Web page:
What’s Dischargable Debt When Considering Business Debt Settlement
When you file Chapter 7, 11, 12 or 13 bankruptcy, one of the many terms you will encounter during the process is that of dischargeable debts. Our law firm will help you with these debts and provide you with an understanding of the differences between dischargeable and non-dischargeable debts. The following will provide and in-depth look at all there is to know about dischargeable debts and how they can help you through the bankruptcy process.
What Are Dischargeable Debts?
In essence, dischargeable debts involve certain types of debts that are owed by the person filing for bankruptcy. When this person files bankruptcy, a discharge will completely release the debtor from any continued liability for specific debts that are owed. However, this doesn’t apply to all debts. This isn’t merely a stop-gap or reduction of the debt that is owed. Any debts that qualify as being dischargeable will no longer have to be payed and will be erased from the record of having been owed by the debtor. The order for these discharges will be provided to all creditors for the debts that apply, which means that they no longer have the ability to take any type of collection action on the debtor.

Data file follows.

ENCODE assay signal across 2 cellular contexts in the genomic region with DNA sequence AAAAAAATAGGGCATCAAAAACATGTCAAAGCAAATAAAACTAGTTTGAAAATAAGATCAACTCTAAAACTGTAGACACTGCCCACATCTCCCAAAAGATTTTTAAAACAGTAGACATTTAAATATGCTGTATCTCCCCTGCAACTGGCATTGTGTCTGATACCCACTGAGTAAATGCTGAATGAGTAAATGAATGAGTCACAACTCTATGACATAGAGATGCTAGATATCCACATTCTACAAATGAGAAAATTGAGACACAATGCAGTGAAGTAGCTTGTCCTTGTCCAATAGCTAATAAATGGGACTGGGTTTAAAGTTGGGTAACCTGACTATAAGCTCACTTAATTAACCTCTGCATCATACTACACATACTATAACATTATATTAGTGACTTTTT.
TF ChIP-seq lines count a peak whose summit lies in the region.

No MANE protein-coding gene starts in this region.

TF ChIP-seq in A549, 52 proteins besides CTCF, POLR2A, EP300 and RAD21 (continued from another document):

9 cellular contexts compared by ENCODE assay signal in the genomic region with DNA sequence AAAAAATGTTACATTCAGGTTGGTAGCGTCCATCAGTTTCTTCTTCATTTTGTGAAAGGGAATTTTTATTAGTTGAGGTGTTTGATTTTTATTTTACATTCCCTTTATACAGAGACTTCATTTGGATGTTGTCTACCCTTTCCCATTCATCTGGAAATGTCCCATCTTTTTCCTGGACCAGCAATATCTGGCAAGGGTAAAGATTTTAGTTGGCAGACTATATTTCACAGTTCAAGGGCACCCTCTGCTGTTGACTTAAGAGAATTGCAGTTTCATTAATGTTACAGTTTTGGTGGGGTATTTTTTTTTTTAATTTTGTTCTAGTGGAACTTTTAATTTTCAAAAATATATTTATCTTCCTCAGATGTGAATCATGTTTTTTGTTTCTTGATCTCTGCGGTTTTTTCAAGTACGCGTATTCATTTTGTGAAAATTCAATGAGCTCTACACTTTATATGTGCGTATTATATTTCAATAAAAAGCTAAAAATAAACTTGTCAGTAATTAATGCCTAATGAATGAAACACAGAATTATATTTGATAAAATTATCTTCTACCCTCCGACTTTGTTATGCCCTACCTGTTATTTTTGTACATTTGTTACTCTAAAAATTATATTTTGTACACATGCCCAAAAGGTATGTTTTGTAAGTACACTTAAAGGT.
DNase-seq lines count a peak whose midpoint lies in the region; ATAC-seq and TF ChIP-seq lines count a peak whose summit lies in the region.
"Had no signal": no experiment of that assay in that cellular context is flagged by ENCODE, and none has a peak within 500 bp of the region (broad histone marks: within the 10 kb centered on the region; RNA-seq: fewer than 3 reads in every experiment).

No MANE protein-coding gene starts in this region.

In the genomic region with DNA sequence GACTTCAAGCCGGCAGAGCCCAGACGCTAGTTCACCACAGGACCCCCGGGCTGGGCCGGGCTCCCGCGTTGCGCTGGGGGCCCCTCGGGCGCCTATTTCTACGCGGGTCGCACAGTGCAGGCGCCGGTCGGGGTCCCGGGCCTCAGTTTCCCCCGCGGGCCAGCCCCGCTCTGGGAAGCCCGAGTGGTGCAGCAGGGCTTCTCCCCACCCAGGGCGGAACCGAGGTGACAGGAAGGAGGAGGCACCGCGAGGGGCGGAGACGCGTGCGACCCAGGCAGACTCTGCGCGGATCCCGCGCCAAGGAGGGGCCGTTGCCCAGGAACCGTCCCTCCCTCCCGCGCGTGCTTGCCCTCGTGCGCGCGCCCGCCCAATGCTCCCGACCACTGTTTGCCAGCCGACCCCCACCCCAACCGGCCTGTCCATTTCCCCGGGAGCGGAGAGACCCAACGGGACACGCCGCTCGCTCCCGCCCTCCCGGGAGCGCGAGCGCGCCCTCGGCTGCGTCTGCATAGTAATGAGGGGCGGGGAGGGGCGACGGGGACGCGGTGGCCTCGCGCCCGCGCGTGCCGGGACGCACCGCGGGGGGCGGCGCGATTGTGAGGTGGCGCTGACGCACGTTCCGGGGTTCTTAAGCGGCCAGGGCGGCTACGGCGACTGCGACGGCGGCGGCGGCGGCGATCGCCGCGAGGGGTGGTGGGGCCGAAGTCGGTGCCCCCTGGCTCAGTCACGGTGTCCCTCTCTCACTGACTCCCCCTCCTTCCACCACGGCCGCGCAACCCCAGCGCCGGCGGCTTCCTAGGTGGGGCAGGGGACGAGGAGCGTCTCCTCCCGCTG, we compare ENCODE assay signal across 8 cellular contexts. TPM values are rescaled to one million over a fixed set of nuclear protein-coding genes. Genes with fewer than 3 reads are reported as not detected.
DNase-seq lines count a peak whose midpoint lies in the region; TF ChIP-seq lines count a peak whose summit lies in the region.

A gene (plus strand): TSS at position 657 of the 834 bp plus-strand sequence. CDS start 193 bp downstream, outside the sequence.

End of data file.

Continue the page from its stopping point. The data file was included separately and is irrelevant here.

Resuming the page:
These extend to personal letters and telephone calls, ensuring that the creditor never disturbs the debtor and tries to get them to pay even after the debt has been discharged. While the debtor will not be liable for any debts that fall under discharged debts, there is a possibility that a valid lien that has been placed on personal property of the debtor as a means of securing payment from the owed debt will still remain open even after the bankruptcy case has ended. If a lien remains, a second creditor might be able to claim the lien. However, this can be made unenforceable during bankruptcy, which is why it’s important for our NYC bankruptcy law firm to be there with you to ensure that you don’t get hit with any of these charges.